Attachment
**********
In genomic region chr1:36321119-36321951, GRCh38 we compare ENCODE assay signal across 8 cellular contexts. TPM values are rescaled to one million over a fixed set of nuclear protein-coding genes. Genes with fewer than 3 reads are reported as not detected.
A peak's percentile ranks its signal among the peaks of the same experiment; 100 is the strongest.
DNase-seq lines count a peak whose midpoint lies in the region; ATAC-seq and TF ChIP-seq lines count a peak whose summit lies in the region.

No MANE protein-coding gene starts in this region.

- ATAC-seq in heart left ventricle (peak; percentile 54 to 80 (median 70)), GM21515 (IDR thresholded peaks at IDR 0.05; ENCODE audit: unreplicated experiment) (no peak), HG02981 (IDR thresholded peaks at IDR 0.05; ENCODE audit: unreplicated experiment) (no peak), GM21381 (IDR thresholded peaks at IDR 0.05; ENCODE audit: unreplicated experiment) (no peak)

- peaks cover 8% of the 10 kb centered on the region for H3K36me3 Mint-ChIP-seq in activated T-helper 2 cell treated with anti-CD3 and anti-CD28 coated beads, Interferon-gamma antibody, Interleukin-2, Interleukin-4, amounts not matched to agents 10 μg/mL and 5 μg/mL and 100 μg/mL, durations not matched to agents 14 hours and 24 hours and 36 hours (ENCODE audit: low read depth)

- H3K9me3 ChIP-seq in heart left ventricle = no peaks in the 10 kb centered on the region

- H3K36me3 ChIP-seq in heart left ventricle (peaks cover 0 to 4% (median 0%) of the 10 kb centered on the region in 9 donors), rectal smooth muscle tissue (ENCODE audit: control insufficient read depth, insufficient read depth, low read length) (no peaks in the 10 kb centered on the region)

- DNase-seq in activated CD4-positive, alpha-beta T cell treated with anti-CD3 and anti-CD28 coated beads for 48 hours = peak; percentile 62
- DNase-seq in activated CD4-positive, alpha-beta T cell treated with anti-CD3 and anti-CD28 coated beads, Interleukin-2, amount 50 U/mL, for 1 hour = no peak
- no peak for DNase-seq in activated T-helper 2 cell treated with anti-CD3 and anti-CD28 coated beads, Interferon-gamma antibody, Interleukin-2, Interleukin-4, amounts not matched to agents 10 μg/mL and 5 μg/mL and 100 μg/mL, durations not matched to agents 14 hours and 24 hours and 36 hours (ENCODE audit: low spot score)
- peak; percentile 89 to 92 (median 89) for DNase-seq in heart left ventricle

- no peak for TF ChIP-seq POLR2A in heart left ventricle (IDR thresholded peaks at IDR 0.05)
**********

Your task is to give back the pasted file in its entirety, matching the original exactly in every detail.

In genomic region chr1:36321119-36321951, GRCh38 we compare ENCODE assay signal across 8 cellular contexts. TPM values are rescaled to one million over a fixed set of nuclear protein-coding genes. Genes with fewer than 3 reads are reported as not detected.
A peak's percentile ranks its signal among the peaks of the same experiment; 100 is the strongest.
DNase-seq lines count a peak whose midpoint lies in the region; ATAC-seq and TF ChIP-seq lines count a peak whose summit lies in the region.

No MANE protein-coding gene starts in this region.

- ATAC-seq in heart left ventricle (peak; percentile 54 to 80 (median 70)), GM21515 (IDR thresholded peaks at IDR 0.05; ENCODE audit: unreplicated experiment) (no peak), HG02981 (IDR thresholded peaks at IDR 0.05; ENCODE audit: unreplicated experiment) (no peak), GM21381 (IDR thresholded peaks at IDR 0.05; ENCODE audit: unreplicated experiment) (no peak)

- peaks cover 8% of the 10 kb centered on the region for H3K36me3 Mint-ChIP-seq in activated T-helper 2 cell treated with anti-CD3 and anti-CD28 coated beads, Interferon-gamma antibody, Interleukin-2, Interleukin-4, amounts not matched to agents 10 μg/mL and 5 μg/mL and 100 μg/mL, durations not matched to agents 14 hours and 24 hours and 36 hours (ENCODE audit: low read depth)

- H3K9me3 ChIP-seq in heart left ventricle = no peaks in the 10 kb centered on the region

- H3K36me3 ChIP-seq in heart left ventricle (peaks cover 0 to 4% (median 0%) of the 10 kb centered on the region in 9 donors), rectal smooth muscle tissue (ENCODE audit: control insufficient read depth, insufficient read depth, low read length) (no peaks in the 10 kb centered on the region)

- DNase-seq in activated CD4-positive, alpha-beta T cell treated with anti-CD3 and anti-CD28 coated beads for 48 hours = peak; percentile 62
- DNase-seq in activated CD4-positive, alpha-beta T cell treated with anti-CD3 and anti-CD28 coated beads, Interleukin-2, amount 50 U/mL, for 1 hour = no peak
- no peak for DNase-seq in activated T-helper 2 cell treated with anti-CD3 and anti-CD28 coated beads, Interferon-gamma antibody, Interleukin-2, Interleukin-4, amounts not matched to agents 10 μg/mL and 5 μg/mL and 100 μg/mL, durations not matched to agents 14 hours and 24 hours and 36 hours (ENCODE audit: low spot score)
- peak; percentile 89 to 92 (median 89) for DNase-seq in heart left ventricle

- no peak for TF ChIP-seq POLR2A in heart left ventricle (IDR thresholded peaks at IDR 0.05)